Beijing Polluters to Face Unlimited Fines Under New Regulations

Mar 2nd, 2014 | By | Category: China, Development and Climate Change, News, Pollution

Beijing-smog-pic-kevin-dooley-px4661Companies responsible for Beijing’s heavy air pollution will face harsher punishment as from 1 March, including unlimited fines for repeat offenders.

Beijing’s new Air Pollution Prevention and Control Regulations will mean stricter punishments for those who break the rules designed to quash the hazardous levels of pollution that have beset China’s capital city.

The Beijing Municipal People’s Congress voted on the legislation on 22 January last year.

Under these new rules, polluting companies that refuse to reduce or suspend their production during bouts of severe pollution will be fined up to 500,000 yuan (US$ 80,000), up from 100,000 yuan, state media reports. Punishments will increase for repeat offenders, with no cap on the amount that they can be fined.

Zhong Chonglei, an official at the Beijing Municipal Environmental Protection Bureau, said: “The new regulations increase the fines for industrial violators to up to 500-thousand yuan. Companies found breaking the law again and again will be punished even more.

“The new rules also include compulsory measures which will allow authorities to terminate illegal activities immediately, including illegal emissions.”

Crazy bad

The new regulation kicks in as Beijing starts to recover its health from the thick blanket of smog that has choked the city and its residents for almost a week, leading authorities to issue its first ever “orange” warning, signalling a serious health crisis.

In Beijing, and in other cities across China, air quality has worsened over the past decade as the government pursues a model of “growth at all costs”. China currently produces almost half the world’s total volume of coal, according to the IEA.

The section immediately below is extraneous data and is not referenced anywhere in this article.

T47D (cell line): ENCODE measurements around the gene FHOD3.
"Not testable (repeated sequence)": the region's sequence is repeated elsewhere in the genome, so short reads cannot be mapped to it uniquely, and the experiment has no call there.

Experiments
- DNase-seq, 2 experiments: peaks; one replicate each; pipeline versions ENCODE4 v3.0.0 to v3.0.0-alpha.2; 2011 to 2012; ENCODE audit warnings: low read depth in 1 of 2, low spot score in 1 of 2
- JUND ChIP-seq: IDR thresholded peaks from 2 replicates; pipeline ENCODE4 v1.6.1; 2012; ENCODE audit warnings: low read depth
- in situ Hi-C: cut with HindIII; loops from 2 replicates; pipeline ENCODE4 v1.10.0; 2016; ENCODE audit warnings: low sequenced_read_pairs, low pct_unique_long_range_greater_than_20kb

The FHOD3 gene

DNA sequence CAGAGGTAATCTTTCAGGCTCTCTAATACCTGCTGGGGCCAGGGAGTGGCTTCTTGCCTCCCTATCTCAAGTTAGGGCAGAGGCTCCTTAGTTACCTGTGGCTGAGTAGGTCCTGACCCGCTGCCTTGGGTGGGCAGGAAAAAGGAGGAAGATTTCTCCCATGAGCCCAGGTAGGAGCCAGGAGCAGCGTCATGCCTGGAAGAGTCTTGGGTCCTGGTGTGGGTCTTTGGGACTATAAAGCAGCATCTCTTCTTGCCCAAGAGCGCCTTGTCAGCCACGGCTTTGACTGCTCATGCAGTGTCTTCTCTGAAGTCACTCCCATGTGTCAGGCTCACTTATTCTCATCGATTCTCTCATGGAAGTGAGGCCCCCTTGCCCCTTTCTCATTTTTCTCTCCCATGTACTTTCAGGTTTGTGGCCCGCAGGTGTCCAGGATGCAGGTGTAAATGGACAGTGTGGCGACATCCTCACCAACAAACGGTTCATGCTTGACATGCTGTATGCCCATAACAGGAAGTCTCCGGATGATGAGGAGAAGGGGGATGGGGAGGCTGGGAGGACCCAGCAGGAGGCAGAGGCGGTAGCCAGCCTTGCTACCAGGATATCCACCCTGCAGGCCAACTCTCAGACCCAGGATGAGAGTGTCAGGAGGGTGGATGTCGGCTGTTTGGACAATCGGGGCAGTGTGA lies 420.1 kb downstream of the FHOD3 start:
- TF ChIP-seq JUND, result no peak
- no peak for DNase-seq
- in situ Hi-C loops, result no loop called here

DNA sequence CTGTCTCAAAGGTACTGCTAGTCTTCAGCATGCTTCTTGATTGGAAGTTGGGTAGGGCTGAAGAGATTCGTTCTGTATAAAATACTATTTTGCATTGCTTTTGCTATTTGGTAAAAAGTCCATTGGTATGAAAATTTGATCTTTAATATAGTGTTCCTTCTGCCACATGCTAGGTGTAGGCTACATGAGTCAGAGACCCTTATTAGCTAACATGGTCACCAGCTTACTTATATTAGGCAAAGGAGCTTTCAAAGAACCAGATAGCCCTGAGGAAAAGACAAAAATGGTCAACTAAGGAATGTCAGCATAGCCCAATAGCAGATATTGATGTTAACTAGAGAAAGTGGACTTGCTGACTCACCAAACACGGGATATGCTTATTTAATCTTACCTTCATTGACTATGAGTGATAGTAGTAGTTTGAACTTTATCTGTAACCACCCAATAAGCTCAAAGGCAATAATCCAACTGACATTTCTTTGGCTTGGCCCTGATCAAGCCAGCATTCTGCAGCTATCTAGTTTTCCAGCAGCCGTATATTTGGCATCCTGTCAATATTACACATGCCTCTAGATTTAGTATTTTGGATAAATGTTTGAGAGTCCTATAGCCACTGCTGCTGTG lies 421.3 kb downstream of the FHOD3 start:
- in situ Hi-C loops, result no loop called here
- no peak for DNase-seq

Anger at the government for their failure to curb the problem has reached fever pitch over the past week, as Beijing residents struggled in a smog that was literally “off the chart” bad.

The US State Department, which records the air quality, considers PM2.5 particle levels higher than 500 as “beyond index”, or higher than their measurement scale will record. The usually automated Twitter account briefly described the pollution as “crazy bad” – a tweet which was widely circulated before being deleted.

Outrage

State media, normally reserved in its criticism of the government, has spoken out against their failure to curb the air pollution.

Writing today in state owned China Daily, deputy editor Chen Weihua complained that, while officials are arrested for “corruption and sex scandals”, no one has so far lost their job for allowing the rampant pollution that is consuming China’s cities.

“So far, which companies had to declare bankruptcy due to the heavy penalties imposed for the serious pollution they caused? How many business owners were put behind bars for the damage they inflicted on the environment?” he writes.

“The laws may have been there for years or decades, yet they are not strictly enforced, or not enforced at all. In fact, such lax enforcement has invited more rampant violations in the past decades.”

He added that China’s Ministry of Environmental Protection has little power and “no accountability”.

A man from Shijiazhuang, the capital of the northern province of Hebei, has become the first person in China to sue the government for failing to curb air pollution, another state-run newspaper, the Yanzhao Metropolis Daily, reported on Tuesday.

Policies by the Chinese government have to the growth of Chinese coal consumption to slow, according to figures released by the China National Coal Association in January. They report that in 2013 growth slowed to 2.6% year on year.

Policies include the implementation of seven regional emissions trading schemes, including in Shanghai and Beijing. This is intended to precede a national carbon market. China’s finance minister has also said that he would support a carbon tax.

“The government is not neglecting these problems,” says Chris Nielsen, executive director of the Harvard China Project. “It is frantic about them…But the problems are very hard.”

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